Credit cards aren’t solely used in America, yet no other country seems to wholeheartedly embrace the idea of paying for products with plastic the way America does. According to NerdWallet, in 2009 156 million Americans had at least one credit card, which accounts for about half the country’s population. Further, experts estimate that the average American is carrying between $9,000 and $15,000 in credit card debt.
While emerging economies such as China and Brazil have seen a noticeable uptick in credit card use in the past decade or so, no other country comes close to being quite as reliant on plastic as Americans are. For instance, while Canadians also charge many of their purchases, they tend to be much more responsible about it. In fact, 64% of Canadians pay their balances off in full every month.
So clearly, we are a nation (perhaps the nation) of credit card users. But if credit cards are so troublesome, why do we use them? There has to be some reason why we’re so tied to our plastic, right? They can’t be all bad.
The truth is, there is something to be said for credit cards. After all, as Derek Thompson wrote in his expansive Atlantic article decrying credit cards, “people rarely spend exactly what they earn, exactly when they earn it. With savings, we pass today’s earnings to the future. With credit, we pull expected future earnings into today.”
The problem comes when we, as flawed human beings, misuse credit cards, either on purpose or by accident. People, regardless of how savvy they think they are, tend to underestimate the amount they need to save and overestimate their ability to pay their debts back in a timely manner. So while under ideal conditions everyone would use credit cards in a responsible way, as a kind of interest-free short-term loan that also happens to help provide a record of your fiscal responsibility to other lenders, most of us have a hard time visualizing cash that comes off a plastic card. The result? We overspend.
Because of this inability to visualize the money you’re spending when you use plastic to pay for things, your inhibitions about spending decrease, and decrease quite dramatically. According to one well-known study titled “Always Leave Home Without It,” and publishing in 2001, “framing hypothetical purchases as credit card payments may significantly increase purchase likelihood and willingness to pay.” In one scenario, researchers found that people were willing to pay twice as much for a product if they were paying with a credit card as opposed to cash.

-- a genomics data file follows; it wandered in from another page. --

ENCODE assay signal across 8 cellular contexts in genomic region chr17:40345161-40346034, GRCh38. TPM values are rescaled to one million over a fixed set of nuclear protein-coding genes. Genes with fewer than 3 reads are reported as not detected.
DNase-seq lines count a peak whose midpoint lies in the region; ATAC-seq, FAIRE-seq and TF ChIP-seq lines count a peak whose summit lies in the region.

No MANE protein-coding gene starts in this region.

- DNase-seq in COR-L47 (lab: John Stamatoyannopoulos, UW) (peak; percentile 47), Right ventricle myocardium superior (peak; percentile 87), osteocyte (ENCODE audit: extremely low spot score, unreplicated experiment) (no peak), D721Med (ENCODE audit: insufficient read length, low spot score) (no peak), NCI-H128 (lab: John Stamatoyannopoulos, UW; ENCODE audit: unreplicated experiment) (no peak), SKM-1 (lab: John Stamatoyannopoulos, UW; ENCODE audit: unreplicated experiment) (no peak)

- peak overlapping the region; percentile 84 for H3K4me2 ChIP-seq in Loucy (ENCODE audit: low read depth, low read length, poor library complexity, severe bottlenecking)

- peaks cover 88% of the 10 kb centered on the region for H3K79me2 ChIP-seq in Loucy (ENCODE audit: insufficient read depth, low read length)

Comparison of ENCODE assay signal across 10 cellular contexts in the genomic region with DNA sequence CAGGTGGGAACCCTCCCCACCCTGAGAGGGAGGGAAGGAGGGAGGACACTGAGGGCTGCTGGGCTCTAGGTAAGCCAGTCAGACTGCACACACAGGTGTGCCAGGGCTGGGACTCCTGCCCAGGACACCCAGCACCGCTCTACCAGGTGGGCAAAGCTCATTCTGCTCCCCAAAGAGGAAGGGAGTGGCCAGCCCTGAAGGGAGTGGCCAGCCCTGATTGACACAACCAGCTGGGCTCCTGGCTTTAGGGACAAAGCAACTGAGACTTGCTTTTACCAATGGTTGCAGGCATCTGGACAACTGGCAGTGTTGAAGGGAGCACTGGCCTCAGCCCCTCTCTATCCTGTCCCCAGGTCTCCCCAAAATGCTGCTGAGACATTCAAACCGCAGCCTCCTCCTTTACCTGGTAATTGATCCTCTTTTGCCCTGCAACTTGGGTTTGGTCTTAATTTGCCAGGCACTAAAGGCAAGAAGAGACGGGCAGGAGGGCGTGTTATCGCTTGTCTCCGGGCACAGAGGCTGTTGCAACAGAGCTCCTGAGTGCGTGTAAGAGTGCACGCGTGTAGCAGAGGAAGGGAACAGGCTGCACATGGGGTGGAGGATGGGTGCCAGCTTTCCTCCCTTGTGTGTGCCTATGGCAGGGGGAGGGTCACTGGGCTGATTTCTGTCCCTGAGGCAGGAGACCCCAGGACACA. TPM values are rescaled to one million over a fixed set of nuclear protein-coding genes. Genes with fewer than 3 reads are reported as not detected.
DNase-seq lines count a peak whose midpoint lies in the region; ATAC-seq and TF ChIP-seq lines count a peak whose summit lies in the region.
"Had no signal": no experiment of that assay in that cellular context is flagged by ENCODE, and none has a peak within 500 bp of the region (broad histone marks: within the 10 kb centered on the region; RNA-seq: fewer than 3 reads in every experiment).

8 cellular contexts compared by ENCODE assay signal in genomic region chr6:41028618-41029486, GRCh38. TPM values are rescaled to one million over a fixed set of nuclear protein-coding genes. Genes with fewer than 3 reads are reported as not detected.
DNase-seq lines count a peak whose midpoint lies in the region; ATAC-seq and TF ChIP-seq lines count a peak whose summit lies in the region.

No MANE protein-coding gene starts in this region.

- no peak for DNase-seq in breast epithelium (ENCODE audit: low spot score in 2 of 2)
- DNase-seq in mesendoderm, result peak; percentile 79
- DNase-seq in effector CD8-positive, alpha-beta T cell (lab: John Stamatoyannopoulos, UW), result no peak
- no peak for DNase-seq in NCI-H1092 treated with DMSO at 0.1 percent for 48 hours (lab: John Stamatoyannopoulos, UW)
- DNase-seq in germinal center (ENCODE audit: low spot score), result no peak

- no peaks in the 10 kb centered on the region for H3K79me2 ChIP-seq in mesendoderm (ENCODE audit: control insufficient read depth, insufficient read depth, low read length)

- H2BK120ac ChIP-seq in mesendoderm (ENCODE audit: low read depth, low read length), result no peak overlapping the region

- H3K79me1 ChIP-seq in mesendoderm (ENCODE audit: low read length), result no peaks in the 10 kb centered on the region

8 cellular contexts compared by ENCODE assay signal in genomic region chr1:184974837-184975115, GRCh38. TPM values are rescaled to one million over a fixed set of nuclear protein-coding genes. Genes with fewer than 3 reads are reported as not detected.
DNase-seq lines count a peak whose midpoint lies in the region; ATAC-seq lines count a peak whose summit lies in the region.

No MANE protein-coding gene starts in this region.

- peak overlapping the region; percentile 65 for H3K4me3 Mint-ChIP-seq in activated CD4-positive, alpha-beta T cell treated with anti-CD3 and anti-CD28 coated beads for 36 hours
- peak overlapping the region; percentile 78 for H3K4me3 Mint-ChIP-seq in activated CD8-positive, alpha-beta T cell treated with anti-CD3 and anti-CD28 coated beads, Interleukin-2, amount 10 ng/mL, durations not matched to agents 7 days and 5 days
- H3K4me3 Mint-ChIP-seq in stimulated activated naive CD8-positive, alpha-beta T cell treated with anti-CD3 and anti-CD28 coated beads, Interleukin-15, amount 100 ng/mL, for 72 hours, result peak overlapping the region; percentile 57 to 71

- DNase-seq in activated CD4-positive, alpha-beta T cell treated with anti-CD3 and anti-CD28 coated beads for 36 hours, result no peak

Part of this phenomenon has to do with the way our brains work. When you pay for things in cash, pain centers in your brain are activated by the act of giving away your money. But when you swipe plastic, those same pain centers are not activated. This is because when you pay for something in cash, your brain is able to couple the money and the thing that you paid for together. You inherently understand that you just gave something away in order to get the thing you wanted, in other words. But using a credit card actually de-couples this link, allowing you not to feel that tug of discomfort you would experience if you had to fork over the cash, according to researchers.
As a result many experts argue that if your goal is to limit your spending, it’s best to “carry cash with you…if we give ourselves opportunities to use a painless payment method, we’ll also be giving ourselves opportunities to overspend,” noted Hal E. Hershfield, an assistant professor at the UCLA school of marketing, in a piece he wrote for Psychology Today.
George Loewentstein, a Carnegie Mellon professor of social science and decision sciences and one of the authors of the study Hershfield cites, notes that credit cards affectively “anesthetize” the pain associated with a transaction by allowing us to delay payment, a function that also goads us into spending more.
It certainly seems that Americans have become more comfortable charging their purchases. According to the Atlantic, per capita credit card debt increased 1,500% between 1980 and 2010. Even more depressing is the fact that roughly two-thirds of Americans don’t even know how credit cards work, according to a 2009 study.
Another revealing detail about credit card use is this: countries which use credit cards less tend to save more, while countries that charge their purchases frequently are more likely to live above their means. According to NerdWallet, the average Frenchman only charges about $267 dollars a year, but he saves about 10% of his income. In contrast, an American on average charges around $4,236 but saves just 4% of his earnings.
So what’s the solution to the overspending so many of us are tempted to do when we use credit cards? Should we all just cut up our plastic and go cash-only? Not necessarily. Credit cards, as we mentioned earlier, do serve a purpose, and they can be used wisely. But if you do some digging into your own financial history and find that you tend to overspend when you use a credit card, take some steps to ensure that you’re less tempted to overspend.
If you’re carrying a balance, it might be a good idea to leave your credit card at home until it’s paid off. Even if you do pay your balances responsibly, but would like to save more, it might be worth it to keep a record of your transactions so that you’re forced to evaluate each purchase you make when you swipe your card. Anything you can do to help re-couple the link between your purchases and your money puts that much more into your wallet, and robs the credit card companies of the fees, interest, and other charges that makes them the industry everybody loves to hate.
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